the abolitionist

3 pages (750 words)


The abolitionist movement was also known as the anti-slavery movement and took shape during the 18th and 19th centuries in Europe. The main aim of the movement was to end the prevalent slavery that persisted and also to put an end to free labour, human trafficking, sexual and wage slavery. In the year 1542, in the North, the Dominican priest Bartolome de las Casas was shocked to see the treatment that the natives received in the New World which was founded by Columbus. People were bought and sold and kept in terrible conditions, and thus, under the Priest’s request, a new law banishing colonial slavery was put to rule however, its implementation was not carried out in a proper manner. With time however, the movement gained a great amount of importance all over the world as people began to realise the concept and value of human rights. Thus, gradually, the abolitionist movement came into power and slavery was abolished almost in all parts of the world.

In the 17th century, it was under the patronage of Quaker and other evangelical persons, slavery was deemed to be un-Christian and thus religious people began to stay away from it. In the 18th century, philosophical and rationalist thinkers criticized slavery for violating human rights as they began to understand the concept of the provision of free and fair living for each man for himself. No man could be bought and sold by people and treated like dirt because every man had a right to live as he pleased, earn for himself and be entitled to food, shelter and clothing. However, despite such a revelation, slavery still prevailed in most parts of West Indies, South America as well as the United States of America.

In the year 1772, the English Court under the benefaction of Lord Mansfield, held that slavery was unsupported by the law in England and Wales in respect to Somersett’s Case. This famous case helped to pave the way for the anti slavery or abolitionist movement in most of Europe as well as the rest of the world. In this case, the slave, James Somersett had escaped from his master’s property following which he was recaptured and imprisoned on the ship Ann Mary. However, his relatives filed a writ of habeas corpus pleading illegal detention in front of the Court and the slave was freed and helped to set an example for other slaves all over. (Mowat, Robert Balmain)

In Pennsylvania, an act for the Gradual Abolition of Slavery was passed in 1780 following which both Britain and the US banned the importation of African slaves with respective Slavery Abolition Acts. Soon slaves began to gain freedom in parts of West Indies and South America as well. In the modern day and age, child and adult slavery is illegal and against international law as well. However, in many remote areas, slavery is still practised and under the purview of feudalism in Russian countries, serfs still exist. In parts of India, forced labour is still being practised too. (MacEwen, Martin)

Scotland has witnessed some of the most challenging cases for the purpose of bringing about a legalization in the act of practising slavery, for example in the cases of Montgomery v. Sheddan (1756) and Spens v. Dalrympls (1769). In the year 1787 the North faced a vast amount of changes as a Committee for the Abolition of Slave Trade was formulated by William Wilberforce and this helped to campaign against slavery in the British Empire, against the Slave Trade Act of 1807. Wilberforce put in a great amount of effort into bringing about the anti slavery movement and fortunately, he was alive to see the inception of the Slavery Abolition Act which came into existence in 1833.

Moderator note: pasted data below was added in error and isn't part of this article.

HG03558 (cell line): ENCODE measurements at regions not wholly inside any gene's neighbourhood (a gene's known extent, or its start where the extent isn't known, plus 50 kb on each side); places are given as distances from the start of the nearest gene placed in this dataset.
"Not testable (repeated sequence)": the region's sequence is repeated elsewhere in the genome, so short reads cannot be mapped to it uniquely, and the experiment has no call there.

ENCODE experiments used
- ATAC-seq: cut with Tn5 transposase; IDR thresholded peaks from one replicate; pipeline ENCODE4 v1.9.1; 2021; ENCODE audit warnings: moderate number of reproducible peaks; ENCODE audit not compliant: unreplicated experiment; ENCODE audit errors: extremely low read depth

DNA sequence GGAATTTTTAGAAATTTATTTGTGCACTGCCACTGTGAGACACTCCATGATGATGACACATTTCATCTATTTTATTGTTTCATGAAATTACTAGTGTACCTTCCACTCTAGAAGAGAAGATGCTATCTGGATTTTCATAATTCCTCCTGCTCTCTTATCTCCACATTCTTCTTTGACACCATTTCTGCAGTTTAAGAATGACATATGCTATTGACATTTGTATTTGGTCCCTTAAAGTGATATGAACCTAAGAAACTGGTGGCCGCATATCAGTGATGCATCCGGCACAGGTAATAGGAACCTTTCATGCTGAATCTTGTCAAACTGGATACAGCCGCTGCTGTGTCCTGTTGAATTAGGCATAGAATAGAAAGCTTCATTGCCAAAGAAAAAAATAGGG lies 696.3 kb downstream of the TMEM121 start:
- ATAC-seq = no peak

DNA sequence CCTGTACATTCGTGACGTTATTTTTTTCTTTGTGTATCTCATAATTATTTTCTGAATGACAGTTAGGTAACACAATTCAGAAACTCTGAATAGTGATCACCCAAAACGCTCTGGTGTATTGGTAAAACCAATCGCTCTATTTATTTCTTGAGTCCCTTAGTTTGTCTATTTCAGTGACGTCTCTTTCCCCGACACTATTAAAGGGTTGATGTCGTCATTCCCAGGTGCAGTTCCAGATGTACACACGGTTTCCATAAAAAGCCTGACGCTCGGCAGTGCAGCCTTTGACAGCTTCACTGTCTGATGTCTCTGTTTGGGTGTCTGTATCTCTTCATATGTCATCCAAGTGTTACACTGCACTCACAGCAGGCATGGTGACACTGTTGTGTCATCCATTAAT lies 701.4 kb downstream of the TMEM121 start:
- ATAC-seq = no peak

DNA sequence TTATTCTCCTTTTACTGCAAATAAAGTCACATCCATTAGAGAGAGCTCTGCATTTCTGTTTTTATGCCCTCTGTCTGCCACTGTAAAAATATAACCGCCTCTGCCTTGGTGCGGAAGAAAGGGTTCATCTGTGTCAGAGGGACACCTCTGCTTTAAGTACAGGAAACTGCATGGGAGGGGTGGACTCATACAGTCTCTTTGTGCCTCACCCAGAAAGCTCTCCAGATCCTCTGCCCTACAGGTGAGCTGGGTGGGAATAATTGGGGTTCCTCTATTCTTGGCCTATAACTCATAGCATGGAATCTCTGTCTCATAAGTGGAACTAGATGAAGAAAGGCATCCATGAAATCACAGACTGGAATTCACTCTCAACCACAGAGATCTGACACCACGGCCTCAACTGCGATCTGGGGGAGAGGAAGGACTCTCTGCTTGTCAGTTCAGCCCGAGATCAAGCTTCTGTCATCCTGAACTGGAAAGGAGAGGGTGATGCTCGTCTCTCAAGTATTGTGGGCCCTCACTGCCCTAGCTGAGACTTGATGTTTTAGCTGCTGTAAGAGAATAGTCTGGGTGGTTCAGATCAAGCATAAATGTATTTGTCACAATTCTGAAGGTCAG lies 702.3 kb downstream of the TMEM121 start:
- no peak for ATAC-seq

Even though slavery had almost disappeared from the scene in the 17th and 18th centuries, a number of African and East Indian servants were imported and brought into Britain to work in the domestic environments of people. These people were different from slaves as they were not bought or sold from each other and they achieved an ascribed legal status within society after Somersett’s case came into being. In the year 1785, the famous English poet William Cowper said, “We have no slaves at home – then why abroad? Slaves cannot breathe in England; if their lungs receive our air then that moment they are free. They touch our country and their shackles fall. That’s noble and bespeaks a nation proud… and the jealous of the blessing. Spread it then and let it circulate through every vein.” (Rhodes, Nick)

In conclusion, the anti slavery movement was a very strong movement against the existence of slavery because of rationalist thinkers who began to understand the concept of human rights and the reasons and causes of their violation. Under the Common law in England, slavery was abolished completely with time and it was only a matter of time before it was done so in almost all parts of the world. Various philanthropists from all sections of society came together in order to help people understand the importance of not indulging in human trafficking because of the sheer concept of equality among the people. With the strength of parliamentary democracy in most countries around the world, this movement came into being a very strong one and slavery today is against international law itself.

Works Cited

Rhodes, Nick (2003). Oate’s William Cowper Selected Poems. Routledge: 84.

MacEwen, Martin (2002). Housing, Race and Law: The British Experience. Routledge: 39.

Mowat, Robert Balmain. (1943). History of the English Speaking Peoples. Oxford University Press: 162